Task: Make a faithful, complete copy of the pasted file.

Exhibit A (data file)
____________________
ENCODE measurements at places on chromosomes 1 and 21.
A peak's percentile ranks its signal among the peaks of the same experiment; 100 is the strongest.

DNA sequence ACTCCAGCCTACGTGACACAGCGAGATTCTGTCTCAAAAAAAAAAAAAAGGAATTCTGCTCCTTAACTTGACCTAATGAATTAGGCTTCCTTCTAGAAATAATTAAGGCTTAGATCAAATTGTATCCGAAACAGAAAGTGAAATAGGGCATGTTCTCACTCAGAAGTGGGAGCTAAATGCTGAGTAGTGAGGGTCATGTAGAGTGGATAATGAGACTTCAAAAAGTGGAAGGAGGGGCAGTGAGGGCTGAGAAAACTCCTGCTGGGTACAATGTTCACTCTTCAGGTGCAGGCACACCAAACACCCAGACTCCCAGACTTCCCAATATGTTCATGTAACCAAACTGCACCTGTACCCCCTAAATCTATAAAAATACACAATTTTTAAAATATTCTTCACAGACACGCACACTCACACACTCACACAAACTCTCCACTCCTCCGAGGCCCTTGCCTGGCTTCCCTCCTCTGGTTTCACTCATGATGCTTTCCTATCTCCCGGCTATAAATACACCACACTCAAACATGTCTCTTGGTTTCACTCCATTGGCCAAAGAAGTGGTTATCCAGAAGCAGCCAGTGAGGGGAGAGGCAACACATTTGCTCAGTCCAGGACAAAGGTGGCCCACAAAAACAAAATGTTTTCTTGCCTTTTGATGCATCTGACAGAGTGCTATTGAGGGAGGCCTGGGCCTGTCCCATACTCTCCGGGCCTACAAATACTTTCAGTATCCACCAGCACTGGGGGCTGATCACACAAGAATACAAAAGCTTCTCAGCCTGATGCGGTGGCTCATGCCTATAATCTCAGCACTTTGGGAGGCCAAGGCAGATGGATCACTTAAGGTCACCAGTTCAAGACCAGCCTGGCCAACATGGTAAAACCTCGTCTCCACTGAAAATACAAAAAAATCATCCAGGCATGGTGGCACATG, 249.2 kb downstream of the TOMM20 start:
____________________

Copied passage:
ENCODE measurements at places on chromosomes 1 and 21.
A peak's percentile ranks its signal among the peaks of the same experiment; 100 is the strongest.

DNA sequence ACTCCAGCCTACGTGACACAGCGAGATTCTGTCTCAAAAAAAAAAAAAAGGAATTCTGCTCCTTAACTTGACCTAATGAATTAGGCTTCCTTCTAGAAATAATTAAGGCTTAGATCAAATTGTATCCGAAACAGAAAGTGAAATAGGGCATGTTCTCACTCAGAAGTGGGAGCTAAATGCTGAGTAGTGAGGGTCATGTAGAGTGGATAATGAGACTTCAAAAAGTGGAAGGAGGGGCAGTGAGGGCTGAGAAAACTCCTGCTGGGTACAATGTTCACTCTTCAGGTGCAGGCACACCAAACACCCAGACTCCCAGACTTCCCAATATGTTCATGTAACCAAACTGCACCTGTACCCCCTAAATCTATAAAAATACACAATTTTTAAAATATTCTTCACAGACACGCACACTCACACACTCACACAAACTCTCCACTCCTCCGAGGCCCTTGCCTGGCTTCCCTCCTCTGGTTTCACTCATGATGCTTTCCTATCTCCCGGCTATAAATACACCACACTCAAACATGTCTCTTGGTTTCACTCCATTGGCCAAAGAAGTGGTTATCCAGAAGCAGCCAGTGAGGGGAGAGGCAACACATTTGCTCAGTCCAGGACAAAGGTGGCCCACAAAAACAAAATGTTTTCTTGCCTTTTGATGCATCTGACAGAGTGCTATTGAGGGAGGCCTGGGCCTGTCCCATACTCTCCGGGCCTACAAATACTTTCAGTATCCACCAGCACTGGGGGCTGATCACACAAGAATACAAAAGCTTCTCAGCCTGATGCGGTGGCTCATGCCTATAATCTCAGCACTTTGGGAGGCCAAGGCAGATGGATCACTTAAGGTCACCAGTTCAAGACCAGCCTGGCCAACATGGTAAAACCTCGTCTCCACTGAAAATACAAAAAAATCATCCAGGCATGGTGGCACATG, 249.2 kb downstream of the TOMM20 start: